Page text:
by Roger F.Vaughan B.A., B.Sc.
Linsdall Richardson (24th December 1881 - 1st January 1967) is a real link between the 19th and 20th Century for his active career as a geologist lasted about seventy years. He was the son of a clergyman in Lancashire and was educated at Clifton College, Bristol.
He moved to Cheltenham to take up a career in banking, and lived at 10 Oxford Parade, Cheltenham. He suffered from poor health and was advised by his doctor to spend more time in the open air, and so he pursued his interest in geology.
He soon established a name for himself by studying and correlating the Rhaetic rocks, walking across England from the south coast to the east coast, recording sections wherever he found them. He published his results in the Quarterly Journal of the Geological Society and the Proceedings of the Cotteswold Naturalists Field Club. Having finished that task, he continued his work with a similar study of the Oolitic rocks across England. In 1904 he published "The Geology of Cheltenham", a book that is still essential reading for anyone interested in the geology of the Cotswolds. He became interested in the geology of water supply and in the alluvial deposits of the River Severn and published articles on both these subjects. For the Geological Survey, he wrote the memoir describing the "Country around Moreton-in-Marsh" in 1929, "The Country around Cirencester" in 1933 and the "Geology of the County around Witney" in 1946.
Richardson also studied the fossil sea urchins and sponges of the Oolites of the West of England, and published a joint paper with A.C.Thacker in 1920, in the Proceedings of the Geologist's Association. He assembled an educationally instructive fossil collection which is stored at Cheltenham Museum and was recently catalogued by the Author. This collection includes more than two thousand five hundred brachiopods and it is clear that he collected a range, to show the variation of species, and the variation within the species at different locations. A collection of his published papers is stored with the fossils.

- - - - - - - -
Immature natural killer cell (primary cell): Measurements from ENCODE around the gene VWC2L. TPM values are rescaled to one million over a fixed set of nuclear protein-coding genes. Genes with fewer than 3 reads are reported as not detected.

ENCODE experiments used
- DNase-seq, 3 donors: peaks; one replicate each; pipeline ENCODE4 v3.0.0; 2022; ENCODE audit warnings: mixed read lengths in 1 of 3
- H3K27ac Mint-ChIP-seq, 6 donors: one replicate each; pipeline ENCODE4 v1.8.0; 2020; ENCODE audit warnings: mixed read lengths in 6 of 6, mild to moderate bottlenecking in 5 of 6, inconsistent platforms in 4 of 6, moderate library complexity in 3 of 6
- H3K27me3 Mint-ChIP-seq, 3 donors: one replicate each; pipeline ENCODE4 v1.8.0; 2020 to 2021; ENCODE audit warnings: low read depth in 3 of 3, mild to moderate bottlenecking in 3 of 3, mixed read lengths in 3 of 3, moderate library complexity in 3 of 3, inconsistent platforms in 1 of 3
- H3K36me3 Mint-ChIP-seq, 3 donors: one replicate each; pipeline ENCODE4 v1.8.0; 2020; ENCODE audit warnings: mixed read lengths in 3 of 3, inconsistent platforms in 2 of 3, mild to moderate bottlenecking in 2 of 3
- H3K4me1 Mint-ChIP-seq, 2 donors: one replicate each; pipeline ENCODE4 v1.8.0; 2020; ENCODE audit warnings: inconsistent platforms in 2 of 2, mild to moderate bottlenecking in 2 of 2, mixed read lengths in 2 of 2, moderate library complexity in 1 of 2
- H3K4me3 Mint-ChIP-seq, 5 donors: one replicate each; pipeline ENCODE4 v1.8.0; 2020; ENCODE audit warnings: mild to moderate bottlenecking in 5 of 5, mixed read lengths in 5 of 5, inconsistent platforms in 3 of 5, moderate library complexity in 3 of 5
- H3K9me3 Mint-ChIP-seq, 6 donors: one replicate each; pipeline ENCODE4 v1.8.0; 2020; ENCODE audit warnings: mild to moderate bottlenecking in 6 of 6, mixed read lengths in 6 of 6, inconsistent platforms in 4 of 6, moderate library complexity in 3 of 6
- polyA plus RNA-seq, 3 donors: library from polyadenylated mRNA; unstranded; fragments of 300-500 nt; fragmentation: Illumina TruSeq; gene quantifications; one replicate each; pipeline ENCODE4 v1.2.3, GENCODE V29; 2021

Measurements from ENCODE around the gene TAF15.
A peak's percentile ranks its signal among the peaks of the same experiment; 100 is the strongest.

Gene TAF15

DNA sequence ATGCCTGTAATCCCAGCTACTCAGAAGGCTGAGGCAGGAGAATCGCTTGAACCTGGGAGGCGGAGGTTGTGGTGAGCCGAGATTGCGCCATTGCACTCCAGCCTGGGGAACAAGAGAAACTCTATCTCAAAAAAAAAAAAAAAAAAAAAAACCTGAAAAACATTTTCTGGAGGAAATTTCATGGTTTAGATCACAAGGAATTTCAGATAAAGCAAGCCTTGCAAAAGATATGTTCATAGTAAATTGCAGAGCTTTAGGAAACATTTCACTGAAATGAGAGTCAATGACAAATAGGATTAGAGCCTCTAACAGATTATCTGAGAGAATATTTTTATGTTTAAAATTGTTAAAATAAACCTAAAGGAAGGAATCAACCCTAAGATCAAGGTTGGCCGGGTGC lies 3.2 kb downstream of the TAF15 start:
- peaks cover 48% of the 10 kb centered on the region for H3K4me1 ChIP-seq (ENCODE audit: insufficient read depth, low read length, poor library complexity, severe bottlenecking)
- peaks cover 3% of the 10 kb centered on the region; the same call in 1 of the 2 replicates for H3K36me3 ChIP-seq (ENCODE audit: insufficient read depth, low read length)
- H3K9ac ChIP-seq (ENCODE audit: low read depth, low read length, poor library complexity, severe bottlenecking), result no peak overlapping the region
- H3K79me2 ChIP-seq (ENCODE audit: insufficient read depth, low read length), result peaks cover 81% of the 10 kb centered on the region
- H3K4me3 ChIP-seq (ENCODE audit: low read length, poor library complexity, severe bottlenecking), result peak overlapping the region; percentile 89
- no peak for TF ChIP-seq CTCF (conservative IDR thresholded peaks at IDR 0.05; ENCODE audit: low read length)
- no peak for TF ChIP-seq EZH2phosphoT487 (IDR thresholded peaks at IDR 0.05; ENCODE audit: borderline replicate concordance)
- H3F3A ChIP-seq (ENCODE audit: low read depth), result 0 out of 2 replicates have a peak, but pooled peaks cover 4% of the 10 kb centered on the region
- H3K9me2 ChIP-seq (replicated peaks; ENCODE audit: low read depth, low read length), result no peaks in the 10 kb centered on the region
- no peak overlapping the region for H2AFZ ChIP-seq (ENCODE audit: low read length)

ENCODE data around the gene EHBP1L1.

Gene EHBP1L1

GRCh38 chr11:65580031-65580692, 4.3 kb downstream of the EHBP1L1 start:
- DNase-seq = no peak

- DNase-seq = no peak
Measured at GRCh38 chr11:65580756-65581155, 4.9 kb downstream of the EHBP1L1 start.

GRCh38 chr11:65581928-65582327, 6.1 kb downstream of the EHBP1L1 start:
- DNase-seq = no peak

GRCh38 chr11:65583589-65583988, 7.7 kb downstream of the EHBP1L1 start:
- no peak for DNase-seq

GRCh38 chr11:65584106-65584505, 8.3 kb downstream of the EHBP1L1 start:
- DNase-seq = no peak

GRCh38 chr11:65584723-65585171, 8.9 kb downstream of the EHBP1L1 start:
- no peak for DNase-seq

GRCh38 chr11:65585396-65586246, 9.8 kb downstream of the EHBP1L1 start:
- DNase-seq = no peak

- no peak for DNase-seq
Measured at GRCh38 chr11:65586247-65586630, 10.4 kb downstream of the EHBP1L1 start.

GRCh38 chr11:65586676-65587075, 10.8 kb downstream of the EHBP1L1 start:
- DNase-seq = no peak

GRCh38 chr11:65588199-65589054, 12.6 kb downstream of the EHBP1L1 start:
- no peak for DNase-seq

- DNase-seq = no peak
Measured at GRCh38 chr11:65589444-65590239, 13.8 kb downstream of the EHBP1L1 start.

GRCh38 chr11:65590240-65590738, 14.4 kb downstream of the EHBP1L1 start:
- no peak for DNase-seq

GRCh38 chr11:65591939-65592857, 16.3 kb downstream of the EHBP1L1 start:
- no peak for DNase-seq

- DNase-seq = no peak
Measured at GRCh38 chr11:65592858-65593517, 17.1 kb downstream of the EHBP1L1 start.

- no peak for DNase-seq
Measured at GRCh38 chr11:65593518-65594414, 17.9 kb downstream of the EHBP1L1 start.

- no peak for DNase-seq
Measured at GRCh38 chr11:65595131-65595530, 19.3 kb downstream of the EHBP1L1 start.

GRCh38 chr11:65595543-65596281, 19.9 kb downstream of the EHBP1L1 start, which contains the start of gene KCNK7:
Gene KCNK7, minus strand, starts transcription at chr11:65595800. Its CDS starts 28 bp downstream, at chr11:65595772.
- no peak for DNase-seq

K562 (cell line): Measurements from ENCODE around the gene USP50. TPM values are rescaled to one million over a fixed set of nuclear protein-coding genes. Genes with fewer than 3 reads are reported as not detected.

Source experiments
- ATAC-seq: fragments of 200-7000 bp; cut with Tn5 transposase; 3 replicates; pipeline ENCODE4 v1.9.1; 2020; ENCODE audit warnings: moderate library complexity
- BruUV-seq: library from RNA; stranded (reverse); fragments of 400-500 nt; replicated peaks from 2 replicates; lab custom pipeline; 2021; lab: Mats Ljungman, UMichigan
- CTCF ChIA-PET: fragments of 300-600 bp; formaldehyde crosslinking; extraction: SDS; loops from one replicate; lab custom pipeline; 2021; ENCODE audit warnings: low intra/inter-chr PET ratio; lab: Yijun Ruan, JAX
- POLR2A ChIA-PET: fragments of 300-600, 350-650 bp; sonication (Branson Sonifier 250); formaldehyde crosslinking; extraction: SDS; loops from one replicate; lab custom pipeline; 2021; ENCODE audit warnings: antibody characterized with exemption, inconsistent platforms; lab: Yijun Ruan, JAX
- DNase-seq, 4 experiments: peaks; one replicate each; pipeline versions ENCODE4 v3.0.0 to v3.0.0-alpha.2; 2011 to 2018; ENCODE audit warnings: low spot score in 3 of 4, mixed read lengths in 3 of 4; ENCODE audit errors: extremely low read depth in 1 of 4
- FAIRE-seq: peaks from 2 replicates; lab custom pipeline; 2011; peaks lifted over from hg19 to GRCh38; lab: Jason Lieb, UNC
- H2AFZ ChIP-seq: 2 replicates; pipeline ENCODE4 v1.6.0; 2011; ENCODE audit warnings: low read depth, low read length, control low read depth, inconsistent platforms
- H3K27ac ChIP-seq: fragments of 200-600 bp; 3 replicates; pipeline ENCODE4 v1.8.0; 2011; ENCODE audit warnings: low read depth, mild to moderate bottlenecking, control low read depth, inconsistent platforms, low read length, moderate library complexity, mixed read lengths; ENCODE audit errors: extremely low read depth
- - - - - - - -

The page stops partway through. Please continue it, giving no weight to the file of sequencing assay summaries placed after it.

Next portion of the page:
Richardson was a member of the Cotteswold Naturalists' Field Club from the age of nineteen in 1900 and contributed his first scientific paper in 1901. He continued an almost continuous stream of papers until 1967. He produced more papers for the "Proceedings" than any other geologist. He has the almost unique achievement of being elected President of three different Field Clubs, The Cotteswold, The Worcestershire and the Woolhope (Hereford). He was at one time appointed the Organising Inspector for Technical Education in Gloucestershire.
Richardson was the President of the Cotteswold Club from 1932 to 1934 and Honorary Secretary from 1904 to 1916. He moved to 104 Greenfield
Road, Harborne, Birmingham, in the late 1920's and had become an Honorary Member by 1936. His collections are in the Natural History Museum; the BGS at Keyworth; the Imperial College, London; the University of Reading; Bristol Museum and Art Gallery and Cheltenham Museum and Art Gallery.
Updated and corrected 20.6.1999
Return to Cotteswold Geologists
Go to the homepage of Roger's World